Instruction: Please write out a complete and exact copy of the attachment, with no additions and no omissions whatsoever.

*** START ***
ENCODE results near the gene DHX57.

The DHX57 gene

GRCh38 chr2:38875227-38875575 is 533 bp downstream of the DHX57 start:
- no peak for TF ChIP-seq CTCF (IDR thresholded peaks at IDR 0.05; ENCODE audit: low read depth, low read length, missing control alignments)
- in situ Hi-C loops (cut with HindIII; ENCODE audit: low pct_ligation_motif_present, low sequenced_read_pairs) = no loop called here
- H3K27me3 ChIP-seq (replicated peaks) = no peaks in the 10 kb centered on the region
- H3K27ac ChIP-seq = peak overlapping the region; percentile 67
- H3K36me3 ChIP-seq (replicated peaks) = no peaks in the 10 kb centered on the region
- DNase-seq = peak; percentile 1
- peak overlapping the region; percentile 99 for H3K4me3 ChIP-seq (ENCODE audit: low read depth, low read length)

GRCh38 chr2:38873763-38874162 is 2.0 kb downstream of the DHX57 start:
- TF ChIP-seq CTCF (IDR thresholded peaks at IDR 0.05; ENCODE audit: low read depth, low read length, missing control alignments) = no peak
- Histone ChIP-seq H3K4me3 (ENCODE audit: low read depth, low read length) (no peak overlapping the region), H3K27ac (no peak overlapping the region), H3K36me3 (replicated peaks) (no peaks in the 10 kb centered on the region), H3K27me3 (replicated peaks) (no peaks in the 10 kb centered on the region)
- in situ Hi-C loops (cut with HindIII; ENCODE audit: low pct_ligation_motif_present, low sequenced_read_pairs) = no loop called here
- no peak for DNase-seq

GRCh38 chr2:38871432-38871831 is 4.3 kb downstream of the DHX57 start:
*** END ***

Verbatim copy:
ENCODE results near the gene DHX57.

The DHX57 gene

GRCh38 chr2:38875227-38875575 is 533 bp downstream of the DHX57 start:
- no peak for TF ChIP-seq CTCF (IDR thresholded peaks at IDR 0.05; ENCODE audit: low read depth, low read length, missing control alignments)
- in situ Hi-C loops (cut with HindIII; ENCODE audit: low pct_ligation_motif_present, low sequenced_read_pairs) = no loop called here
- H3K27me3 ChIP-seq (replicated peaks) = no peaks in the 10 kb centered on the region
- H3K27ac ChIP-seq = peak overlapping the region; percentile 67
- H3K36me3 ChIP-seq (replicated peaks) = no peaks in the 10 kb centered on the region
- DNase-seq = peak; percentile 1
- peak overlapping the region; percentile 99 for H3K4me3 ChIP-seq (ENCODE audit: low read depth, low read length)

GRCh38 chr2:38873763-38874162 is 2.0 kb downstream of the DHX57 start:
- TF ChIP-seq CTCF (IDR thresholded peaks at IDR 0.05; ENCODE audit: low read depth, low read length, missing control alignments) = no peak
- Histone ChIP-seq H3K4me3 (ENCODE audit: low read depth, low read length) (no peak overlapping the region), H3K27ac (no peak overlapping the region), H3K36me3 (replicated peaks) (no peaks in the 10 kb centered on the region), H3K27me3 (replicated peaks) (no peaks in the 10 kb centered on the region)
- in situ Hi-C loops (cut with HindIII; ENCODE audit: low pct_ligation_motif_present, low sequenced_read_pairs) = no loop called here
- no peak for DNase-seq

GRCh38 chr2:38871432-38871831 is 4.3 kb downstream of the DHX57 start: